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Smriti Irani: the Hindutva message beneath the maternal fury

Aditya Menon | Updated on: 11 February 2017, 6:45 IST

A few words of advice for Smriti Irani's critics before we discuss her speech in the Lok Sabha. Stop making fun of Smriti Irani for her education (or the lack of it) or her background as a model and TV actress. If these are your only points of criticism against her, then be assured that you have already lost the battle.

Irani is emerging as one of the smartest politicians in the country today. Her allegedly fake Yale degree or her role as Tulsi in Kyunki Saas Bhi Kabhi Bahu Thi are non-issues. In fact, they divert us from a much more significant reality - that Irani has become a new voice of Hindutva.

Read- JNU Debate: How Smriti Irani single-handedly decimated the Opposition

The HRD minister is a far more dangerous voice than the likes of Yogi Adityanath and Sakshi Maharaj who look like half-witted, roadside rabble-rousers in front of her. And if she continues to grow in this direction, they may soon have to shut shop and go back to their respective mutts.

Nothing exemplifies the rise of Smriti Irani more than her speech in the Lok Sabha on 24 February. She not only defended herself and her government in the JNU and Rohith Vemula controversies, but launched an all out ideological war against the secular and liberal sections of the polity.

Though expressed in the vocabulary of righteous nationalism, Irani's speech had very clear casteist and communal overtones. More dangerously, it revealed the vindictive nature of the BJP's politics. Here's a closer look at certain key sections of her speech

On Rohith Vemula

"I looked at the case as the death of a child and not as the death of a Dalit. I am enraged by the manner in which a child's death (Rohith Vemula) is being used as a political weapon. I am angry today because the mother who gives birth is accused of murder. I am taking it personally."

Irani's voice quivered even as she uttered these words. She claims to have felt a certain maternal pain at the death of Rohith Vemula, whom she refers to as a child.

Where was this maternal pain when her ministry forwarded 4 letters to Hyderabad Central University accusing Vemula and his friends of "anti-national" activities?

The fact that she forwards petitions from MPs from non-BJP parties is no excuse for her ministry's role in the Rohith Vemula episode.

Where was this maternal pain when Vemula was suspended by the HCU and his scholarship withdrawn, preventing him from supporting his family?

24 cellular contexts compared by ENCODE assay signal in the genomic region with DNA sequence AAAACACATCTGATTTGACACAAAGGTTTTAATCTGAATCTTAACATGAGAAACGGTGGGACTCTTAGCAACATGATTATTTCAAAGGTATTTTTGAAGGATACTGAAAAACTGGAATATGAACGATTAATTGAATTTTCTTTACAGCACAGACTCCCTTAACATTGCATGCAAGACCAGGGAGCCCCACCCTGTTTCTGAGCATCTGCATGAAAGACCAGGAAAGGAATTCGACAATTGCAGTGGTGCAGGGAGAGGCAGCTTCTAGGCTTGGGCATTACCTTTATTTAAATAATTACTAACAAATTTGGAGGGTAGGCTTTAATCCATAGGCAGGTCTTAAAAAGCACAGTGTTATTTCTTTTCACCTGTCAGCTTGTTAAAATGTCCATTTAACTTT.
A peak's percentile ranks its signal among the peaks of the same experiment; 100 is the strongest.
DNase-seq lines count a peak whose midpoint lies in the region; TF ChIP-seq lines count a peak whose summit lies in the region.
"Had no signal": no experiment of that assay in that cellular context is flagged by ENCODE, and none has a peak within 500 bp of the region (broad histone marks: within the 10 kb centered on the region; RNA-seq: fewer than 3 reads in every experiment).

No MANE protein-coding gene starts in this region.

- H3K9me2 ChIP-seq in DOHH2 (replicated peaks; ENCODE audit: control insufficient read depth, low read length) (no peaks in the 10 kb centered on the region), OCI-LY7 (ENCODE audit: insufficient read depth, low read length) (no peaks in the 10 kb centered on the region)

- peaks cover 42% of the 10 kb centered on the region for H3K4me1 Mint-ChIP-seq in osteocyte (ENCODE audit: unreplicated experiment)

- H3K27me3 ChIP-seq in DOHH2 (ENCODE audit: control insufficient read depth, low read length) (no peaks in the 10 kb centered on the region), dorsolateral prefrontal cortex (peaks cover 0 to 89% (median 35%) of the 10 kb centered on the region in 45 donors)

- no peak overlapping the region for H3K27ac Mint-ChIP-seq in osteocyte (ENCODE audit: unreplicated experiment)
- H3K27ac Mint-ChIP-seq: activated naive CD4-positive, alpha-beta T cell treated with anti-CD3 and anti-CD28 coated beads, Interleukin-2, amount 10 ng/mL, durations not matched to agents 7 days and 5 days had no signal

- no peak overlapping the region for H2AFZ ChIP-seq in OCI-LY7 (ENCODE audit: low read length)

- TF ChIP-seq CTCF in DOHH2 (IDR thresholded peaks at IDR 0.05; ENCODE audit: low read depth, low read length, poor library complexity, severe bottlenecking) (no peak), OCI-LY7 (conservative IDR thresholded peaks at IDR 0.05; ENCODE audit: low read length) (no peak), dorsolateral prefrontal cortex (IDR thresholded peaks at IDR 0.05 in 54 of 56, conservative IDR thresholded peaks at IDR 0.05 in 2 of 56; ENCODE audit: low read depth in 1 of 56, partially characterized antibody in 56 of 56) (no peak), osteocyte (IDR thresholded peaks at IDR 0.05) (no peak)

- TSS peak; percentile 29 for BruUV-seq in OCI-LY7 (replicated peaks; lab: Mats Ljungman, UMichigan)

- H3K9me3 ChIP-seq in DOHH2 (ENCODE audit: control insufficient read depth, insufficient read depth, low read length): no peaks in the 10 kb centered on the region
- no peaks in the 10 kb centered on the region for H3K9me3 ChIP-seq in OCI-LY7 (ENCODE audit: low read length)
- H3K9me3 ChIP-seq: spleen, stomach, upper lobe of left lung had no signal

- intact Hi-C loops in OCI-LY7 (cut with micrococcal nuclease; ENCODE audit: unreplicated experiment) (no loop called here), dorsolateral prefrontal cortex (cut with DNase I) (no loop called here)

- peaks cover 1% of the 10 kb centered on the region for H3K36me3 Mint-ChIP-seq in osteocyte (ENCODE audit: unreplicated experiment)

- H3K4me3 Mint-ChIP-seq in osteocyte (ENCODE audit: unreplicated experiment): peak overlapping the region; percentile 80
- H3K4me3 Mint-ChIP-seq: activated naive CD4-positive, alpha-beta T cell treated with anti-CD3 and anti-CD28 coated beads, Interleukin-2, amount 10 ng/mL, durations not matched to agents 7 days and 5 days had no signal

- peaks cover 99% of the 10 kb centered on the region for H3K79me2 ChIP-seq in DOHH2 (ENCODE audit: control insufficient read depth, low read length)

Also read: Who says IITs aren't political? IIT-M students march in solidarity with JNU

Irani must remember that Rohith was suspended following a complaint by the ABVP, the student wing of her party. And it is this suspension and the withdrawal of the scholarship that were the immediate reasons for Vemula's suicide.

In her press conference on 20 January, Irani said that the entire issue is not a forward versus backward one, because Bandaru Dattatreya, the MP who wrote letters accusing Vemula and others of being anti-national, is also an OBC.

If indeed Irani was saddened by Vemula's death, why is she defending the man who was hell bent on maligning this "child"? And if the issue is not about caste, why is Dattatreya's OBC status relevant?

Less than a week after Vemula's suicide, Irani's party colleague - BJP general secretary P Muralidhar Rao - alleged that the scholar wasn't a Dalit at all. He said that both Vemula's parents were Vaddera OBCs. He also said that the Ambedkar Students Association (ASA), of which Vemula was a part, was involved in a "Hate India campaign". This was a clear attempt by Irani's party to malign the deceased scholar and project him as an anti-national.

Irani now expresses great agony at the politicisation of Rohith's death. But who actually politicised Rohith Vemula - Bandaru Dattatreya and Irani's ministry which branded him as an anti-national? Muralidhar Rao - who practically calls Vemula a traitor, as well as a liar for claiming to be Dalit? Or the political parties and organisations that are demanding justice for him?

Yes, Irani is right that Dalit students committed suicide even when the UPA government was in power. But not one of these students was being hounded as an anti-national by politicians from the ruling party.

On the JNU row

In her speech, Irani took great pains to build a case against Kanhaiya Kumar, Umar Khalid, Anirban Bhattacharya and other JNU students accused of sedition. She read out a number of pamphlets and other document to buttress her argument and present these students as traitors.

In the process, Irani is creating precisely the same conditions that had driven Vemula to take his own life. No maternal sympathies here.

Kanhaiya Kumar, for instance, is from a family as poor as that of Rohith Vemula. His studentship has been revoked, at least for the time being, and he won't be able to send money to his family.

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If Vemula was accused of being an anti-national, the campaign against Umar Khalid goes even further as it accuses him of being a terrorist with links to Pakistan based terror outfits.

Aren't Irani and her government driving Kanhaiya, Umar and others the Rohith Vemula way?

Does one of them have to kill himself like Rohith to remove the "anti-national" tag and evoke Irani's compassion?

On the commemoration of Mahishasura's martyrdom